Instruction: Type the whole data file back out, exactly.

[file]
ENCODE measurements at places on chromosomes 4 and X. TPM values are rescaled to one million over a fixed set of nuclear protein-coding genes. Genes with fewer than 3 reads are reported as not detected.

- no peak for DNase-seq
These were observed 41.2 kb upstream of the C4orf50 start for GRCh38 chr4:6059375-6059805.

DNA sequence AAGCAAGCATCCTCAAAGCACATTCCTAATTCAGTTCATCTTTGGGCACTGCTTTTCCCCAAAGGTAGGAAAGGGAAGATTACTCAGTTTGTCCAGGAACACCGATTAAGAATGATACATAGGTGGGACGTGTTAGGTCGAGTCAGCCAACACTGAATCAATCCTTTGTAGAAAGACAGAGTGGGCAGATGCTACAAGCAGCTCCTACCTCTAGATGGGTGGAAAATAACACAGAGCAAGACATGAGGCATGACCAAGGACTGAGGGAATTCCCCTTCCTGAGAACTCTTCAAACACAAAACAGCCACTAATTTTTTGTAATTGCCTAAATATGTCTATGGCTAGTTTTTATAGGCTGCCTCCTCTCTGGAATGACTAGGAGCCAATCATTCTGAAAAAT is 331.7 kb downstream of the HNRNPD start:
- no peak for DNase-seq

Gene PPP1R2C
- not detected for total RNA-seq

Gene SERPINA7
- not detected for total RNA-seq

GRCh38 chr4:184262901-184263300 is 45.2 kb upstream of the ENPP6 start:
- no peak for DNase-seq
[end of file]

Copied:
ENCODE measurements at places on chromosomes 4 and X. TPM values are rescaled to one million over a fixed set of nuclear protein-coding genes. Genes with fewer than 3 reads are reported as not detected.

- no peak for DNase-seq
These were observed 41.2 kb upstream of the C4orf50 start for GRCh38 chr4:6059375-6059805.

DNA sequence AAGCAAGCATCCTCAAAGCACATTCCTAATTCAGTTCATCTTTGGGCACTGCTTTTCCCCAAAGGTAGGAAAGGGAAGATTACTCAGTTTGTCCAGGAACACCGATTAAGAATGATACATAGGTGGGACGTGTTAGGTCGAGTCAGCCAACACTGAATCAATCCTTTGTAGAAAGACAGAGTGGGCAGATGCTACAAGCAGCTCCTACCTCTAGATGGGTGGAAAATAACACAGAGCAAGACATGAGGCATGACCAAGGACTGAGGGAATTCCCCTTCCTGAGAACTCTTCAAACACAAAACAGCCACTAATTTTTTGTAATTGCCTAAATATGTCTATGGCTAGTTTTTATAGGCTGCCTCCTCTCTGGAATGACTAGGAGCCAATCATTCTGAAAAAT is 331.7 kb downstream of the HNRNPD start:
- no peak for DNase-seq

Gene PPP1R2C
- not detected for total RNA-seq

Gene SERPINA7
- not detected for total RNA-seq

GRCh38 chr4:184262901-184263300 is 45.2 kb upstream of the ENPP6 start:
- no peak for DNase-seq